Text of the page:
Federal Computing Weekly On The Power Mac G5

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Appleis Power Mac G5 product line continues to pull in positive reviews from nearly every corner of the computing landscape, from mainstream press reviews to reports from special interest users such as scientists and mathematicians. Even government users have had good things to say about Appleis pro-computers, and today we have another example of that in the form of an article featured in Federal Computing Weekly. From the article:

"The 64-bit G5 processor lets you use way more main memory and to do certain types of computations that arenit feasible with a 32-bit chip," said Todd Benjamin, Apple product manager for the Power Mac G5. The size of main memory is related to the processor because 32-bit chips max out at 4G of RAM.

"It is good for somebody who is using video or manipulating large images in [Adobe Systems Inc.] PhotoShop," Benjamin said. "These applications will benefit from large amounts of main memory. Anyone who works with 3-D models will benefit because you can manipulate those images in memory instead of using the hard drive."

The chip is also tuned to attack the floating-point calculations that are important for many scientific applications. The chip can produce as many as four floating-point results in a clock cycle in ideal circumstances. "That is one of the reasons Virginia Tech liked this processor," Benjamin said. The university built one of the worldis fastest supercomputers last year by linking Power Macs together in a cluster.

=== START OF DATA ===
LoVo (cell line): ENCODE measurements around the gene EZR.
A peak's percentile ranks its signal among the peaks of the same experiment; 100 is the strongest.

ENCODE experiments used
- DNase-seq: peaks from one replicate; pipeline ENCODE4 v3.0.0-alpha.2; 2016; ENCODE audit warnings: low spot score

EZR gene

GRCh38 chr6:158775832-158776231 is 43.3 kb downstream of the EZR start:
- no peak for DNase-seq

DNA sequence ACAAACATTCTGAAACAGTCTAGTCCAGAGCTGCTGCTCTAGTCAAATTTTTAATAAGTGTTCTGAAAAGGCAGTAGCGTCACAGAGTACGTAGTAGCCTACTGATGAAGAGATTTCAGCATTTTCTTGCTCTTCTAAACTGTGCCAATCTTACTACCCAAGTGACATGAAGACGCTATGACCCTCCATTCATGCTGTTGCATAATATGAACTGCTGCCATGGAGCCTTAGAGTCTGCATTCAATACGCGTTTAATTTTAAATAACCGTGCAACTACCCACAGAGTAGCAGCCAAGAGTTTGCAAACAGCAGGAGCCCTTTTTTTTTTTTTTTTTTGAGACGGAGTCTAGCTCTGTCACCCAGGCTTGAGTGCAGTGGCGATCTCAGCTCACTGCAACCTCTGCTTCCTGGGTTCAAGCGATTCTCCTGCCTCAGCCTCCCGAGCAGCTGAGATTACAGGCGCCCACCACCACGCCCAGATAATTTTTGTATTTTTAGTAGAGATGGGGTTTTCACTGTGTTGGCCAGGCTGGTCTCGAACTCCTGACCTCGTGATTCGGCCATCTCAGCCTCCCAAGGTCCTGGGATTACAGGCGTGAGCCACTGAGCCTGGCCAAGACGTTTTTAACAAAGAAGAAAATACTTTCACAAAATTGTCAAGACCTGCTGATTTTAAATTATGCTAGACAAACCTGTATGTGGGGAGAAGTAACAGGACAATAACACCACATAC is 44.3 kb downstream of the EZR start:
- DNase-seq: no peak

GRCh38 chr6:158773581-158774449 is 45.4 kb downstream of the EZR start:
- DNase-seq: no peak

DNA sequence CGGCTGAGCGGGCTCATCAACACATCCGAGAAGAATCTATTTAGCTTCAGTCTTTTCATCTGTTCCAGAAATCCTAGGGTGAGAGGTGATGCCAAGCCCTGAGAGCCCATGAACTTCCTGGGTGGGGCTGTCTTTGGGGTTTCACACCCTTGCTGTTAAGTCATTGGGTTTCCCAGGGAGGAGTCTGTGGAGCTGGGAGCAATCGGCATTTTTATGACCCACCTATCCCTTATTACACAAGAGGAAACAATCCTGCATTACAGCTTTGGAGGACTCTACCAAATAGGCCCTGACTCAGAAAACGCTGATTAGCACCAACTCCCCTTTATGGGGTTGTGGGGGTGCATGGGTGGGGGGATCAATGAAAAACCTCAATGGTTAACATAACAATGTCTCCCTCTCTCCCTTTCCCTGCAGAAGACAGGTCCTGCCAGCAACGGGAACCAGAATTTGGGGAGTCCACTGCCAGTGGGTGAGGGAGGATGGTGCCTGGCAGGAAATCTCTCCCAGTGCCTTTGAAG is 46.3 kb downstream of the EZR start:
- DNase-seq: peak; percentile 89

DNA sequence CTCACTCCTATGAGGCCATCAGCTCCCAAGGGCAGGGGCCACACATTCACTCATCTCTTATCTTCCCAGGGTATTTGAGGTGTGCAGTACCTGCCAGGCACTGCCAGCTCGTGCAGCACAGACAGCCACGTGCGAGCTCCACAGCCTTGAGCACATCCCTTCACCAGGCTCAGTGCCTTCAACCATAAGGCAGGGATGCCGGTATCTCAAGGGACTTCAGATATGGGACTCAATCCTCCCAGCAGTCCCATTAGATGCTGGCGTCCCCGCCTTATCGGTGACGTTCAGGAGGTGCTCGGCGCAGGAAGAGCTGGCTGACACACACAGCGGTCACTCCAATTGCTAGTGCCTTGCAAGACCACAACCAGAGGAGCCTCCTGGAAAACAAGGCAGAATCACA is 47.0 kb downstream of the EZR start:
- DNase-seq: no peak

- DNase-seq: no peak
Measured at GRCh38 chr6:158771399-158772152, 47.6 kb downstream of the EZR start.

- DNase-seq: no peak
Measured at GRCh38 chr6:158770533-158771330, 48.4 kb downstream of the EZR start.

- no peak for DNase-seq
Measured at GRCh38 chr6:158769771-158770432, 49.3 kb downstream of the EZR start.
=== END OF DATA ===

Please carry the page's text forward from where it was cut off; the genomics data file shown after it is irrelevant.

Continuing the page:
But, Benjamin emphasizes, although Power Mac G5 machines can be used to create a supercomputer, the machines are designed to give desktop PC users more power in everyday applications. So far, the benefits of 64-bit computing have been limited to scientific workstations and PC servers running Intel Corp.is Xenon processors. But even running existing 32-bit applications, the G5 is much faster than the G4.

Thereis also an interesting anecdote about how a government office was able to continue working while many other Windows based offices were busy with virus problems. The article is a good read, so stop be FCW.com for the full story.

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